Bacteriophage Ecology (pp 42-57).

The Encyclopaedia of Microbiology, 3rd Edition, M. Schaechter (ed.), Elsevier.
Year of Publication: 
Abedon, S.A., S. Duffy, P.E. Turner.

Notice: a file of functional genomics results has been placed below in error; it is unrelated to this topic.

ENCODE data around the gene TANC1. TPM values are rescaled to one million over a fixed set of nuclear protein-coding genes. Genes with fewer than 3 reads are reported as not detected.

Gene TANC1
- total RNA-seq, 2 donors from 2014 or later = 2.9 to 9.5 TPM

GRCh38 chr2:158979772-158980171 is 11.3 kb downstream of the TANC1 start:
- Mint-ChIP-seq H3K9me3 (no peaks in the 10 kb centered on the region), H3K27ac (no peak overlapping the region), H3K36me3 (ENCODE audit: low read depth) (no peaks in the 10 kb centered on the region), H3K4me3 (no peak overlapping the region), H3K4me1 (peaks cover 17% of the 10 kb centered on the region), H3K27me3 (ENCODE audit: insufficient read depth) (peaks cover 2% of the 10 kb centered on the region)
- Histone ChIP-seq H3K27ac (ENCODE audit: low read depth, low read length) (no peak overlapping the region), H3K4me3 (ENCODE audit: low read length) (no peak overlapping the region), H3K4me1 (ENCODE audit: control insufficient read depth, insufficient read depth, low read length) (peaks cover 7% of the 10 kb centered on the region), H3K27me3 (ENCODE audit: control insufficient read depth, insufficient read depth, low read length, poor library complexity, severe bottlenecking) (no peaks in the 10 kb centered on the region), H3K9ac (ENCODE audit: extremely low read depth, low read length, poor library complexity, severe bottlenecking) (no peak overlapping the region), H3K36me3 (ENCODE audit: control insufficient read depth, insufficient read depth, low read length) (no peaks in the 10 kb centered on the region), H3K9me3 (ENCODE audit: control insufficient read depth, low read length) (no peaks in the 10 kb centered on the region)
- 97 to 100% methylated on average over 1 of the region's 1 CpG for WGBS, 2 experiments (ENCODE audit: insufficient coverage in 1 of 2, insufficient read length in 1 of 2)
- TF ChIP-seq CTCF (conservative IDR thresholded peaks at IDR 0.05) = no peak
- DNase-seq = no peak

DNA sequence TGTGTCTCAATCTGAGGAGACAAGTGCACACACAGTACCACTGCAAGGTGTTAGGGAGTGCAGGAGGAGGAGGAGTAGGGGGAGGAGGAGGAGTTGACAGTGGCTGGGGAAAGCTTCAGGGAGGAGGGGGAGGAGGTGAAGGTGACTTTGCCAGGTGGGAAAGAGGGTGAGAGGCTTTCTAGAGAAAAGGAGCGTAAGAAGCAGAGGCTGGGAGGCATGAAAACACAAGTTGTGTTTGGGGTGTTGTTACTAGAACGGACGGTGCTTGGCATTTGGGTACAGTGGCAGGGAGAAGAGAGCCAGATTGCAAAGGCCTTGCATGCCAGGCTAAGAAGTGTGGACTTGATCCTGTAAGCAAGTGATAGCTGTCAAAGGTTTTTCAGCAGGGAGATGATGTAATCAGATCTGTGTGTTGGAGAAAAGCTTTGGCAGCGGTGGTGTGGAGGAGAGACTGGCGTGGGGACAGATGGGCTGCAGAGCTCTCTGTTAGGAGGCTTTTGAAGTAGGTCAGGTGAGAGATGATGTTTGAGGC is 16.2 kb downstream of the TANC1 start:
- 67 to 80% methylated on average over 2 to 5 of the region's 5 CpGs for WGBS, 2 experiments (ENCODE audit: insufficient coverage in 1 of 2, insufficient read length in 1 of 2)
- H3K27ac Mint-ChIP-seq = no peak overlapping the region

Bacteriophages, also known as phages, are the viruses that infect bacteria. Phages are extremely abundant in aquatic and terrestrial environments, and are seemingly present wherever their host bacteria can thrive. Phage ecology is the study of the interactions between phages and biological populations and communities, including other phages, bacteria and eukaryotes. In addition, phage ecologists study phage interactions with, and impacts on, the abiotic components of habitats, often in the contexts of energy flow and nutrient cycling. Here we review phage ecology from several perspectives: phage environmental microbiology (phage prevalence, diversity, functioning, etc. within environments), phage population ecology (phage interactions with similar phages), phage community ecology (phage interactions with dissimilar phages and other organisms), and phage ecosystem ecology (phage impacts on the biotic and abiotic aspects of ecosystems).